Gasketing has been an issue of some contention in this industry. Many cryovials have a washer that keeps the interior pressure in the vial from expelling the tube’s contents after it is warmed to ambient conditions. The rapid expansion of gas within the tube is enough to force cells and fluid through the lids of countless non-gasketed cryotubes. Silicon is normally preferred because the best material for insulating caps against leakage. Although rubber is also used, it features a tendency to lose its elasticity when dropped to freezing temperatures, a problem that was demonstrated if the “O” rings on the space shuttle Challenger failed.
Simport Plastics, headquartered in Quebec, supplies a large variety of cryotubes and microcentrifuge tubes which you can use at temperatures as little as -190°C. Made for handling biological samples under freezing conditions for prolonged periods, its Cryovials™ come provided with attached leak proof caps that contain a dual lip and a silicon washer. A special ridge on each cap makes handling easier, contributing to one-hand aseptic technique, and color-coded cap inserts together with white marking areas make each vial easily identifiable.
Evergreen Scientific manufactures the CryoSure® brand of vials for storing cell cultures, blood/serum specimens, sperm, and other biological fluids at vapor-phase liquid nitrogen temperatures (-195°C). CryoSure vials can be found in 1. ml, 1.5 ml, and three.5 ml sizes and are avalable in round-bottom and freestanding configurations.
Evergreen also has a wide selection of microcentrifuge tubes that range in capacities from 250 µ l to 2. ml. Some examples are polypropylene tubes, which is often used with solvents, alcohols, chlorinated and aromatic hydrocarbons, and ketones. These tubes are sterilized using gamma radiation and they are pressure tested in the vacuum chamber to be sure the longevity of its double-sealing screw caps.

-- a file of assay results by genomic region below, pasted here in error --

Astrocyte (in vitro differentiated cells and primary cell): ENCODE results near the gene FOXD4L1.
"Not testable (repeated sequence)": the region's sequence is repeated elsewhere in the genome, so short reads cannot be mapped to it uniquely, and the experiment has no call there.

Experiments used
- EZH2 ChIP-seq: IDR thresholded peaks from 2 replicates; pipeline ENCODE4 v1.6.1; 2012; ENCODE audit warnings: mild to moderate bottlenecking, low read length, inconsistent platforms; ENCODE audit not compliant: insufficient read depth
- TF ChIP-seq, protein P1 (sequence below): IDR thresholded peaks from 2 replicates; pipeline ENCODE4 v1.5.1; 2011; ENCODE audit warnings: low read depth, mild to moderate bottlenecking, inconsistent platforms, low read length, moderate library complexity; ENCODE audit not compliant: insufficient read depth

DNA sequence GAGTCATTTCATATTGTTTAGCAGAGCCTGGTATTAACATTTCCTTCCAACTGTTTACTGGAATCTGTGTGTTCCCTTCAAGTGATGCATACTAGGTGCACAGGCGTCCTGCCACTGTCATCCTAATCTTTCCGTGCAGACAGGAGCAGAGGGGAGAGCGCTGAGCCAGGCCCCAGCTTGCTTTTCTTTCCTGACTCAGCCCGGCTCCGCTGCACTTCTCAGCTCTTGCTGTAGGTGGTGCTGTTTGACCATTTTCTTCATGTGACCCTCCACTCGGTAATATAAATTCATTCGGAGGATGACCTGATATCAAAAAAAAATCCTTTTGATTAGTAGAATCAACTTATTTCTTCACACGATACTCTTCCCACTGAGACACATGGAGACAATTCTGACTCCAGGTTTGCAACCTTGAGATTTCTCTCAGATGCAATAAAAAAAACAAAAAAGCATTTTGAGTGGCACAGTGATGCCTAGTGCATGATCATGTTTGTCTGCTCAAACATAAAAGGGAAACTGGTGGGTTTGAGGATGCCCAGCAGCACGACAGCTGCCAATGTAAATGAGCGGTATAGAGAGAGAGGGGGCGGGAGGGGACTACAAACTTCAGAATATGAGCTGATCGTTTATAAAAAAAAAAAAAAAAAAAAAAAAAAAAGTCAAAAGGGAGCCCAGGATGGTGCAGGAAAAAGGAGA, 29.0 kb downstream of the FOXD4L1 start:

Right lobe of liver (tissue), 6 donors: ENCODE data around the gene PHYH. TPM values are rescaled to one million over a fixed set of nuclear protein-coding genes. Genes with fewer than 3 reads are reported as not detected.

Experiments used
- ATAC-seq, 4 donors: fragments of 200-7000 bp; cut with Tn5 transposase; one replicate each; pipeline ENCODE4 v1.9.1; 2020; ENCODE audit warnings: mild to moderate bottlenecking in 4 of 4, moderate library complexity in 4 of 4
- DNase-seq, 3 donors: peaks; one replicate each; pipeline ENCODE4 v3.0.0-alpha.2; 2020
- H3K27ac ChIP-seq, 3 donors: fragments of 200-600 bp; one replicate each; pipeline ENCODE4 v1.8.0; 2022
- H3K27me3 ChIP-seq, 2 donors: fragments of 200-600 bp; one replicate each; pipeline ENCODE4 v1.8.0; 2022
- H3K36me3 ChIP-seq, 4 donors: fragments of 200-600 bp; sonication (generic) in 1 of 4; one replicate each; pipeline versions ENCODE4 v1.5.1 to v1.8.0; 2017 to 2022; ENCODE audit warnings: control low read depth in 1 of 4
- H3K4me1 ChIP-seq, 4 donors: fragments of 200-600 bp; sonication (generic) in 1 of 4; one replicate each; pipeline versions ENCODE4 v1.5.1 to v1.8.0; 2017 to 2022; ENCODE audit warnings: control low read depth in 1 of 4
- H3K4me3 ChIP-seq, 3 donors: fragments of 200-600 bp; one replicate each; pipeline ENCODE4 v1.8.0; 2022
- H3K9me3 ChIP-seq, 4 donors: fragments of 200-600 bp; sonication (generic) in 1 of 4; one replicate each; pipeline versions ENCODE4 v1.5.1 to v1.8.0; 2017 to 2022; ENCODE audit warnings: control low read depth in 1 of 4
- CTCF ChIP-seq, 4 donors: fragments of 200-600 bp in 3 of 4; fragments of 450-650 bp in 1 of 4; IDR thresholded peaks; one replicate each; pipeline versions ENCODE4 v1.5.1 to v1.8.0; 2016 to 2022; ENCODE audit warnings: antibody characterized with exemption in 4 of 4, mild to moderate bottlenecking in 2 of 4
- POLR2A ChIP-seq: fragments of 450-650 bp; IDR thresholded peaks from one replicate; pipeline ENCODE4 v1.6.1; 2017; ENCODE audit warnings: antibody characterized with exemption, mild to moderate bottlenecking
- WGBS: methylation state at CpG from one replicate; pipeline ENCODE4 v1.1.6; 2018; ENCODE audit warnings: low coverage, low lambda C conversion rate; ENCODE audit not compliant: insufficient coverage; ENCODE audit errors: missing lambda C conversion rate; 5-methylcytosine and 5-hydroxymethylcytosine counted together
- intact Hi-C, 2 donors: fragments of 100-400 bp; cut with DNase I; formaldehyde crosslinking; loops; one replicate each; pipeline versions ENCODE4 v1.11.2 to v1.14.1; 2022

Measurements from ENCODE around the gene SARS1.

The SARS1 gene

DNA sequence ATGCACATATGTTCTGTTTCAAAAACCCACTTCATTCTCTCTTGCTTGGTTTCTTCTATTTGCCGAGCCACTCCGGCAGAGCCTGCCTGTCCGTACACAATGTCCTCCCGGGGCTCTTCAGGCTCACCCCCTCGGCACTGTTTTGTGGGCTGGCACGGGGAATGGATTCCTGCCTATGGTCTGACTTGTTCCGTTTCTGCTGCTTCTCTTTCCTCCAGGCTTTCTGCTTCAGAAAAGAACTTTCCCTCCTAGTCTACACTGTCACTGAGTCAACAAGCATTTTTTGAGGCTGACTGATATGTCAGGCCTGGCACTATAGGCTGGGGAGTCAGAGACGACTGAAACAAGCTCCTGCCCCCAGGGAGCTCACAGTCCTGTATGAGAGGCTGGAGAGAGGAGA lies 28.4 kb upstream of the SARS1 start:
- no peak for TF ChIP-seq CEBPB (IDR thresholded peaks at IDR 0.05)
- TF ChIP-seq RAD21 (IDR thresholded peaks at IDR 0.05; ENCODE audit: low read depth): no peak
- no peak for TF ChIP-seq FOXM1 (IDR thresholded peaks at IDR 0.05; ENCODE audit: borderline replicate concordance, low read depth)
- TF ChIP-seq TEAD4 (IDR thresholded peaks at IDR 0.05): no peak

Evergreen has recently designed a new microcentrifuge tube, in cooperation with Washington University Lipid Research Center, for use in lipid fractionation studies. It really is a 1.5 ml polystyrene tube with the 11 mm high-density polyethylene cap. One of the outstanding features of this tube is that it is entirely transparent.
Nalgene® and Nunc™ cryogenic vials include an array of externally and internally threaded vials from 1. to 5. ml capacities which are silicone gasketed and guaranteed to use inside a centrifuge. The Nalgene 5000 series vials feature graduations and therefore are certified being sterile, noncytotoxic and nonpyrogenic, as the System 100 vials are guaranteed to be leakproof in the microcentrifuge as much as 8,000 g and throughout shipment and transport. However, the corporation warns that cryotubes improperly sealed in liquid phase can lead to an explosion or biohazard release. Nalgene and Nunc have given CryoFlex Tubing to avert this contingency.